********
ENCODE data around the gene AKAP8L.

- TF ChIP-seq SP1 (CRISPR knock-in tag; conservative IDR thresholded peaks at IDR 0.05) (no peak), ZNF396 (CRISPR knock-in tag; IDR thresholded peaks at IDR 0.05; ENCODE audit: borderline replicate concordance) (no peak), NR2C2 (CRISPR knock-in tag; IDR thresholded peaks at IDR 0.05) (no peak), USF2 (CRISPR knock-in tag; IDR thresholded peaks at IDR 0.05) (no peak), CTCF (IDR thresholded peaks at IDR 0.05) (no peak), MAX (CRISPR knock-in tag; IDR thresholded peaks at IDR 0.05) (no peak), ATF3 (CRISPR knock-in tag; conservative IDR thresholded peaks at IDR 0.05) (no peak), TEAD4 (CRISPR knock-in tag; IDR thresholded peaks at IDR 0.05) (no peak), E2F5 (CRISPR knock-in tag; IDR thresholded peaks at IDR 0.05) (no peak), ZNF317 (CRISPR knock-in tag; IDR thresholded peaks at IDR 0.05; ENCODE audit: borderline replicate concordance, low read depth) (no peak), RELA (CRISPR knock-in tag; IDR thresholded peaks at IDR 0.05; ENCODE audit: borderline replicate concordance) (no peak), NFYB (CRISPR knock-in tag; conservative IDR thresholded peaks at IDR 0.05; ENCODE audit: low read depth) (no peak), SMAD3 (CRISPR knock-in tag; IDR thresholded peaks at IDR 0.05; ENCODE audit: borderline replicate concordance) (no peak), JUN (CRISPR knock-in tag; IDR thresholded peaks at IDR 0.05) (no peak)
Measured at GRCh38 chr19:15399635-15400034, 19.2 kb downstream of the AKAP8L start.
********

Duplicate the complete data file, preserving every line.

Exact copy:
ENCODE data around the gene AKAP8L.

- TF ChIP-seq SP1 (CRISPR knock-in tag; conservative IDR thresholded peaks at IDR 0.05) (no peak), ZNF396 (CRISPR knock-in tag; IDR thresholded peaks at IDR 0.05; ENCODE audit: borderline replicate concordance) (no peak), NR2C2 (CRISPR knock-in tag; IDR thresholded peaks at IDR 0.05) (no peak), USF2 (CRISPR knock-in tag; IDR thresholded peaks at IDR 0.05) (no peak), CTCF (IDR thresholded peaks at IDR 0.05) (no peak), MAX (CRISPR knock-in tag; IDR thresholded peaks at IDR 0.05) (no peak), ATF3 (CRISPR knock-in tag; conservative IDR thresholded peaks at IDR 0.05) (no peak), TEAD4 (CRISPR knock-in tag; IDR thresholded peaks at IDR 0.05) (no peak), E2F5 (CRISPR knock-in tag; IDR thresholded peaks at IDR 0.05) (no peak), ZNF317 (CRISPR knock-in tag; IDR thresholded peaks at IDR 0.05; ENCODE audit: borderline replicate concordance, low read depth) (no peak), RELA (CRISPR knock-in tag; IDR thresholded peaks at IDR 0.05; ENCODE audit: borderline replicate concordance) (no peak), NFYB (CRISPR knock-in tag; conservative IDR thresholded peaks at IDR 0.05; ENCODE audit: low read depth) (no peak), SMAD3 (CRISPR knock-in tag; IDR thresholded peaks at IDR 0.05; ENCODE audit: borderline replicate concordance) (no peak), JUN (CRISPR knock-in tag; IDR thresholded peaks at IDR 0.05) (no peak)
Measured at GRCh38 chr19:15399635-15400034, 19.2 kb downstream of the AKAP8L start.